I think this guide should include location, otherwise it's not very useful. Pretty sure that solar eclipse is in like Antarctica
Does this calendar generally apply world wide or is it geographically tied to one location?
"remains of the comet"? What happened to it?
A couple quibbles:
1) March 2 is not a blue moon; only March 31. A blue moon is, by definition, the second full moon in a month.
2) Why not put a date on the red moon? It is the evening of July 27-28. Also: call it what it is -- a lunar eclipse. That would be more interesting sounding and more descriptive. "Red moon" makes it sound like it may just be a silly name, like "Blue moon."
Goddammit that means all the monsters I killed are going to come back to life in July
Blue moon should be represented with two moons instead of a literal blue moon, I feel.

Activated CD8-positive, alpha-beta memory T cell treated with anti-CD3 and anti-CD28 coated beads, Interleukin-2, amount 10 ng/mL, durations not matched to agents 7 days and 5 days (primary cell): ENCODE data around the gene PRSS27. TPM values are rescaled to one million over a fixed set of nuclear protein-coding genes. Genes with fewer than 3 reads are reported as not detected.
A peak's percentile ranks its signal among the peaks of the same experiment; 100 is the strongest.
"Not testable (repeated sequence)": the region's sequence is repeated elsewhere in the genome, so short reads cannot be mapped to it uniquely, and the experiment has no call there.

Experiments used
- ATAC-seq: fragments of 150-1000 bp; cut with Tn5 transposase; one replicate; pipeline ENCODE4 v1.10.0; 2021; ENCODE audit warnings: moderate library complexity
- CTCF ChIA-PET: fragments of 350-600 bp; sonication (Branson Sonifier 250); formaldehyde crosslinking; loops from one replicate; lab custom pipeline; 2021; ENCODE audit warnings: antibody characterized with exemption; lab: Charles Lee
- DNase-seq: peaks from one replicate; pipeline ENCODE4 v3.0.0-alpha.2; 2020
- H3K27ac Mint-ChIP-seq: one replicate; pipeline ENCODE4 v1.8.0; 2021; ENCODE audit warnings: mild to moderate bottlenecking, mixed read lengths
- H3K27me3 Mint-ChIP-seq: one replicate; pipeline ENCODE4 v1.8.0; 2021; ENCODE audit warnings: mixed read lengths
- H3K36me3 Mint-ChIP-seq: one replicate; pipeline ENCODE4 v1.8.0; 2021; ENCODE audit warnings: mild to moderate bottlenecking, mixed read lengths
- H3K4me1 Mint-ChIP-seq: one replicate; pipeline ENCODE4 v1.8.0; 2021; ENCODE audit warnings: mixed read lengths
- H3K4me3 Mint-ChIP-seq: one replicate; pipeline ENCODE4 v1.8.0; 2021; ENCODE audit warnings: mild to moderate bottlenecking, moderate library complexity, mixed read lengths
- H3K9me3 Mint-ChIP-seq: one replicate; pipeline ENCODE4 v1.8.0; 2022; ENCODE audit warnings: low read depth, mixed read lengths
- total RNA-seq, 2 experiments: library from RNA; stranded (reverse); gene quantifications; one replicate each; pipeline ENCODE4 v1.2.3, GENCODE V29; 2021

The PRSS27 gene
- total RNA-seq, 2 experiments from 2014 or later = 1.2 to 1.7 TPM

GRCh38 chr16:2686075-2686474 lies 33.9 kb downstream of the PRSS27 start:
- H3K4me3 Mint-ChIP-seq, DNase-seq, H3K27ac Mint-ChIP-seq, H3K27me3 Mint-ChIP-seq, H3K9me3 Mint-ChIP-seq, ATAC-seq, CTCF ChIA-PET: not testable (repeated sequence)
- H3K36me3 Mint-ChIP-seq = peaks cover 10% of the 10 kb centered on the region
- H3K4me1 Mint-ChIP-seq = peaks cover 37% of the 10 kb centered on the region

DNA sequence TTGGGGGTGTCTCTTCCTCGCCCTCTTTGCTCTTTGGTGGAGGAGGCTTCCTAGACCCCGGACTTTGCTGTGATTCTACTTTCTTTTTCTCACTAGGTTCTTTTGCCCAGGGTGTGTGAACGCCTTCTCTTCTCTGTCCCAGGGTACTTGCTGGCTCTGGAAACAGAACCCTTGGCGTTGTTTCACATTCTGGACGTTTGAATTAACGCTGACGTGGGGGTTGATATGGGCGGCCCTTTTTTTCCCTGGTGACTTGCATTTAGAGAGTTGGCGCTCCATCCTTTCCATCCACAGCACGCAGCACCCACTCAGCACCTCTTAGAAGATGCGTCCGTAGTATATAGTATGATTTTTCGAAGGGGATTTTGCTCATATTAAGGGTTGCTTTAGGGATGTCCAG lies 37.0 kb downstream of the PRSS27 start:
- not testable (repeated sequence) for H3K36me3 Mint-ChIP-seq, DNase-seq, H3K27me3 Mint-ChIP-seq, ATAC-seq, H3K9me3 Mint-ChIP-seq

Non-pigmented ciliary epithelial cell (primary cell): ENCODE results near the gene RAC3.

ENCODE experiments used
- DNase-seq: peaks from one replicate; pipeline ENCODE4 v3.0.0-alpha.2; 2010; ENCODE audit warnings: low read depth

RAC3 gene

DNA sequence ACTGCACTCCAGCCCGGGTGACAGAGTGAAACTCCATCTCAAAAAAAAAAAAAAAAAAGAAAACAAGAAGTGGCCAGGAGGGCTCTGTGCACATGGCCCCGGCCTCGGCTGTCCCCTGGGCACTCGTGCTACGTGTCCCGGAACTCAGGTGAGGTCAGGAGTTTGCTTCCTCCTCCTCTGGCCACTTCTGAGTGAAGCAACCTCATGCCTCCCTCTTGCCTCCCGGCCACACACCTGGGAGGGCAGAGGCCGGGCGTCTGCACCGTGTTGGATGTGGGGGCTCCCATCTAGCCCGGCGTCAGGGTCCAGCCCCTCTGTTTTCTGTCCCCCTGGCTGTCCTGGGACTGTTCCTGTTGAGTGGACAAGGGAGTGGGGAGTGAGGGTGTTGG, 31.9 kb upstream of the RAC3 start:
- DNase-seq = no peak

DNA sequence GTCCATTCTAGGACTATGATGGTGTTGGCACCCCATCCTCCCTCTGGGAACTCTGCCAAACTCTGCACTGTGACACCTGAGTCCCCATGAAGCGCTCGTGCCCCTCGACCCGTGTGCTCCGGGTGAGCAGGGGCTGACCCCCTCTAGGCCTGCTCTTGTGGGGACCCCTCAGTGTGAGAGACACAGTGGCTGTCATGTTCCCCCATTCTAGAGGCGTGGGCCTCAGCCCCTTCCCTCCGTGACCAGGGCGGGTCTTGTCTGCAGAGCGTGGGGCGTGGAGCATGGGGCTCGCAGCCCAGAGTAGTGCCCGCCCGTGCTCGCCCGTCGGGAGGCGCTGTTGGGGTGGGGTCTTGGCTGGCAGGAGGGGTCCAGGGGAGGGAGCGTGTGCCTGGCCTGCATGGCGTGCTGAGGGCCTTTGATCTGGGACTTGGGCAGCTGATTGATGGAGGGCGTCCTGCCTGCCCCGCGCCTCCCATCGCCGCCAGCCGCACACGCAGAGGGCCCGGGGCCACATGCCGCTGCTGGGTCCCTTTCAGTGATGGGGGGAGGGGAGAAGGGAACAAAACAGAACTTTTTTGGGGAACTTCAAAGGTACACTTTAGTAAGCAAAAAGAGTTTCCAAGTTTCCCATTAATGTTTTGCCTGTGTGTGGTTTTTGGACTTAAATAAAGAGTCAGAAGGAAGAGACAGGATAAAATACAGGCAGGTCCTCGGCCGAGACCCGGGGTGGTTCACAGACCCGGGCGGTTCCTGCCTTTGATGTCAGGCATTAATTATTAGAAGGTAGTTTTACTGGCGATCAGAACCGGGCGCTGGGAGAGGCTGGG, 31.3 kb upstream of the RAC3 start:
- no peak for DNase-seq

Here is the explanation for Halley's Comet.
> May 6, 7 - Eta Aquarids. The Eta Aquarids is an above average shower, capable of producing up to 60 meteors per hour at its peak. Most of the activity is seen in the Southern Hemisphere. In the Northern Hemisphere, the rate can reach about 30 meteors per hour. It is produced by dust particles left behind by comet Halley, which has known and observed since ancient times. The shower runs annually from April 19 to May 28. It peaks this year on the night of May 6 and the morning of the May 7. The waning gibbous moon will block most of the fainter meteors this year, but you should be able to catch quite A few good ones if you are patient. Best viewing will be from a dark location after midnight. Meteors will radiate from the constellation Aquarius, but can appear anywhere in the sky.
This is a horrible guide if it doesn't include the location.
Why is Hailey's in this? It's not due back to Earth 'til 2061